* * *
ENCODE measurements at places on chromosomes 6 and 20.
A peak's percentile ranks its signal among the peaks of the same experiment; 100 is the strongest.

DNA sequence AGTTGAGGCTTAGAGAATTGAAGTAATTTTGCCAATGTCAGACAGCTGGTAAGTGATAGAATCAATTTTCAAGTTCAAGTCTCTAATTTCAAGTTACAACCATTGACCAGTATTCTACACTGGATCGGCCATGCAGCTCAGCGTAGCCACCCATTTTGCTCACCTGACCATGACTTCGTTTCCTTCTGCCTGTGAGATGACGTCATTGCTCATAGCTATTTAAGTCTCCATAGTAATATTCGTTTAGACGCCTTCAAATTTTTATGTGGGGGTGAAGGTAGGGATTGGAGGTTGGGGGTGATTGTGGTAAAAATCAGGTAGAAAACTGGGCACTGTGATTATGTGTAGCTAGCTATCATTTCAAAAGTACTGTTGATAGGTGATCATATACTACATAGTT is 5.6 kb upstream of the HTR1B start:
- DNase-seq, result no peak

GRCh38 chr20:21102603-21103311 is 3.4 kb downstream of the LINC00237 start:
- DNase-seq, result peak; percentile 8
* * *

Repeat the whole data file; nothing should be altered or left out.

ENCODE measurements at places on chromosomes 6 and 20.
A peak's percentile ranks its signal among the peaks of the same experiment; 100 is the strongest.

DNA sequence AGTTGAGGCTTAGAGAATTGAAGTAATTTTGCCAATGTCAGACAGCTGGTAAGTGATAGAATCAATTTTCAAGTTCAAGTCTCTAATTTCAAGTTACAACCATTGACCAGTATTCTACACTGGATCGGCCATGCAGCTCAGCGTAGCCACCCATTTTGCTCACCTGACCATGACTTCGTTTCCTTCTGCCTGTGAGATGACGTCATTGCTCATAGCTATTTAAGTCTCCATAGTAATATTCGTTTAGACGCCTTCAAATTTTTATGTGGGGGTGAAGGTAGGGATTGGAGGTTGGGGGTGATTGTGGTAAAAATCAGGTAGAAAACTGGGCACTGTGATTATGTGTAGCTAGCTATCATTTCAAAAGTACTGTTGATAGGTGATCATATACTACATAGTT is 5.6 kb upstream of the HTR1B start:
- DNase-seq, result no peak

GRCh38 chr20:21102603-21103311 is 3.4 kb downstream of the LINC00237 start:
- DNase-seq, result peak; percentile 8